Children's Book Review of Atalanta's Race by Shirley Climo: Distracted by Apples in a Race With Love

by DerdriuMarriner

Atalanta's love of apples equals her passion for races. A handsome, clever suitor discovers the way to win her heart is by making her choose between apples and the finish line.

The ancient myth of Atalanta and her love for running races as well as for eating apples dates back over three millennia.

Standing out as an extraordinary, adventurous heroine, Atalanta has charmed endless generations of admirers with her exciting exploits and heartfelt passions.

The timeless tale is retold by Shirley Climo and illustrated by Alexander Koshkin in "Atalanta's Race," a book enjoyable to children of all ages.

Atalanta is more bedazzled by golden apples than by the finish line in her race with Hippomenes.

"Golden Apples"
"Golden Apples"


Atalanta’s Race is a faithful, modern retelling in children’s book format of a 3,200-year-old story from ancient Greece. The story looks at the reasons for, and consequences of, deciding a royal inheritance by gender and a marriage by footracing.

The ancient Greeks are remembered for their athleticism and their stories about their gods. They invented the marathon race and the ancient precursors to the modern Olympic Games. They worshipped gods, each of whom controlled a key aspect of human life.

Gods and sports are important in the children’s story Atalanta’s Race, written by Shirley Climo, illustrated by Alexander Koshkin, and originally published by Clarion Books in 1995. Folklorist Shirley Beistle Climo (born 1928) is the Library of Congress Best Children’s Book author of Someone Saw a Spider: Spider Facts and Folktales. The Cleveland-born sister-in-law of artist Mark Rothko lives with her husband, corporate historian George Frederick Climo, in Los Altos, California.

Artist Alexander Koshkin (born 1952) has been drawing since he was 3 years old. He also illustrated the author’s Stolen Thunder: A Norse Myth for Clarion in 1994. He lives in Moscow, Russia.

Atalanta’s Race describes young Princess Atalanta’s life, up to and after a very important footrace. Atalanta is King Iasos’ only child. But the king leaves Atalanta in a remote mountain forest because he wants a son to inherit Arcadia’s throne. A mother-bear and then the hunter Chiron nevertheless rescue the abandoned infant.

Atalanta grows up to be the best hunter and the fastest runner even though athletic competitions are only for males. Her father hears of Atalanta’s accomplishments, and they reunite happily. But the king is anxious about an heir. He makes Atalanta promise to marry whomsoever she defeats in a footrace.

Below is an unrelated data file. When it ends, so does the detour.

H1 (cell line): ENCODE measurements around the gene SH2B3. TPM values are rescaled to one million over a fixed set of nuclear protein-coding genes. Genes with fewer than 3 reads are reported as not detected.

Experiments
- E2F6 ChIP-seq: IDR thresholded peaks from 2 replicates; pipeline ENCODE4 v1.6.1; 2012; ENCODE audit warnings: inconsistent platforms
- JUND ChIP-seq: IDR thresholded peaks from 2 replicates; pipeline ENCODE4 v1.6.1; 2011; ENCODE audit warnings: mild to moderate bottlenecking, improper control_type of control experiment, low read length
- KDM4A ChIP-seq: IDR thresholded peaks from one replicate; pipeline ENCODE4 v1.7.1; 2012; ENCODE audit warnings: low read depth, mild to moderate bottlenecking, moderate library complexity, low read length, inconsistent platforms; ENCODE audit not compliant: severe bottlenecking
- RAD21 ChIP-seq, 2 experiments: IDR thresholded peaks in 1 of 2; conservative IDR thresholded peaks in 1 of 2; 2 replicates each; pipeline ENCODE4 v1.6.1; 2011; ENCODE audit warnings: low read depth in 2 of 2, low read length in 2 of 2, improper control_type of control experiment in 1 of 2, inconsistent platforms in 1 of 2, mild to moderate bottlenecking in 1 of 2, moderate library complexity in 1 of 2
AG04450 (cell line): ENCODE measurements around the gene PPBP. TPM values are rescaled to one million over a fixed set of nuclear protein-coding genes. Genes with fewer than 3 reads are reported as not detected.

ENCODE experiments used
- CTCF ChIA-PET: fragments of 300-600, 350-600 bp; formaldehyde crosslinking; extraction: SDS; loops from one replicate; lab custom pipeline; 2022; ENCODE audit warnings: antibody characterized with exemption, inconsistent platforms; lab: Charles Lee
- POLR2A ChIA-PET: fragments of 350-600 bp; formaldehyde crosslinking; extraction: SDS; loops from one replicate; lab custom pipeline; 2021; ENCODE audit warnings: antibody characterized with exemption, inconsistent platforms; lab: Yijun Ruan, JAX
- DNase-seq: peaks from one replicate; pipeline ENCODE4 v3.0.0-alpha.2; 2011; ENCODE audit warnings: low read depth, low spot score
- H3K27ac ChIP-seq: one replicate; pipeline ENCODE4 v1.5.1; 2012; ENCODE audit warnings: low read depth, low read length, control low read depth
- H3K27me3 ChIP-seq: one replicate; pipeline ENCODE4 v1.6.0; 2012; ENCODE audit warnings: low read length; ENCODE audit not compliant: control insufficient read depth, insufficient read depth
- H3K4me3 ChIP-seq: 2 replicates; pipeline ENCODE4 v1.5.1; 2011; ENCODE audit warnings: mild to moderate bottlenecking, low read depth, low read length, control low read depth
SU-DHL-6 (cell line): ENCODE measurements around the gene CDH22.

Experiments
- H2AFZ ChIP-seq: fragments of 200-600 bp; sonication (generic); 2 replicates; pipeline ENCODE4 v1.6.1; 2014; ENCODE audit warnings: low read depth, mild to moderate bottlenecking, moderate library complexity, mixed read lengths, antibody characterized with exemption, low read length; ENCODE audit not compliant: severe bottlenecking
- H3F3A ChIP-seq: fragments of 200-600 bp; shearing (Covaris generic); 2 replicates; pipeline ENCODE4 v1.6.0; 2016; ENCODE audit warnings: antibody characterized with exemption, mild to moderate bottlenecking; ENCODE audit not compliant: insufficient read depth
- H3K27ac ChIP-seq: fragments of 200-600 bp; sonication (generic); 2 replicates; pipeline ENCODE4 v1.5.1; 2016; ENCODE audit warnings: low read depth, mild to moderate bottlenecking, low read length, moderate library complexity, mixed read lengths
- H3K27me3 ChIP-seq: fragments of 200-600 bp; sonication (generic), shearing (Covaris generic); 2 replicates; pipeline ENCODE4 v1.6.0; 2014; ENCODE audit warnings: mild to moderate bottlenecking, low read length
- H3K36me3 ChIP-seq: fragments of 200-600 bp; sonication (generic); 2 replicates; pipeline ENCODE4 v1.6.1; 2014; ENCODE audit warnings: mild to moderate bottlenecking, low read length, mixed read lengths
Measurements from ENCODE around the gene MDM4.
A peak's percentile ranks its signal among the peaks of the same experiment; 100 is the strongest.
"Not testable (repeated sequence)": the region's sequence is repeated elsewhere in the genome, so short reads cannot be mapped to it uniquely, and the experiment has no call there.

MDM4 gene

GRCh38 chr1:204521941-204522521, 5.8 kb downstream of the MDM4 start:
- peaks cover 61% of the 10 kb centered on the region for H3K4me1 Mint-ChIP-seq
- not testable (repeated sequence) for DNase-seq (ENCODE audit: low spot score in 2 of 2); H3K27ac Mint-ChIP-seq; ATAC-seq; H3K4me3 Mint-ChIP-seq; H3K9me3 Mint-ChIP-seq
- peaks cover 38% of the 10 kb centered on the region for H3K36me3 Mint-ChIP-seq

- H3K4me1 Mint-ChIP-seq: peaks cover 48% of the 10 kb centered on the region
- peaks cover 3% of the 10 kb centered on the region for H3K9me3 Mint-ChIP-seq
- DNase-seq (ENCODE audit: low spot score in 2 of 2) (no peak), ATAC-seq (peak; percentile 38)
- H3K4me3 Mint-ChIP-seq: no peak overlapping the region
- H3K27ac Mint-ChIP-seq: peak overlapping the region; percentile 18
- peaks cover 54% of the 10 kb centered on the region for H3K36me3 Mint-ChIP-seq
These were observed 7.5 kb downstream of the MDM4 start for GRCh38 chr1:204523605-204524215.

All suitors lose until Melanion shows up. With three apples from the love goddess Aphrodite, Melanion manages to win the race and Atalanta. The happy couple let King Iasos raise their son to inherit Arcadia’s throne. They organize their time around apples, each other, and footraces. Arcadians understand true love, but not Aphrodite, who feels disrespected by mortals whom she decides must be punished.

But is the punishment determined by the gods really punishment for the story’s two athletic lovebirds, Atalanta and Melanion?

Atalanta’s Race is a beautiful story with anciently-styled, watercolor-like painted illustrations. Its theme of a happy ending for a girl who makes her own choices when decisions were made only by gods and men is appealing and inspirational to all ages and cultures.


A fascinating tale, dating back over 3 millennia, of an athletic princess with an extreme passion for apples.

Atalanta's Race: A Greek Myth



My special thanks to talented artists and photographers/concerned organizations who make their fine images available on the internet.


Image Credits


"Golden Apples": It's No Game, CC BY 2.0, via Flickr @

Atalanta's Race: A Greek Myth: View on Amazon @

The Museum of Modern Art, Manhattan, New York City: Matt Grommes (MattGrommes), CC BY SA 2.0, via Flickr @


Author Shirley Climo's brother-in-law, painter Mark Rothko, shared her interest in mythology.

"Slow Swirl at the Edge of the Sea": 1944 oil on canvas by Mark Rothko (September 25, 1903–February 25, 1970), famous for his signature style, "multiform" paintings of blocks of color.
The Museum of Modern Art, Manhattan, New York City
The Museum of Modern Art, Manhattan, New York City
the end which is also the beginning
the end which is also the beginning

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DerdriuMarriner, All Rights Reserved
DerdriuMarriner, All Rights Reserved
Updated: 07/08/2024, DerdriuMarriner
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DerdriuMarriner on 12/13/2013

AbbyFitz, Yes, Shirley Climo's retelling, with great illustrations by Alexander Koshkin, would have been a treat in childhood! There's a lot to learn from Atalanta's story, with its clear messages.
Me too: My father included Greek myths in storytelling in my childhood.

AbbyFitz on 12/12/2013

I would have liked this book when I was a child. It parable would have been required reading from my father, he told me about many Greek myths

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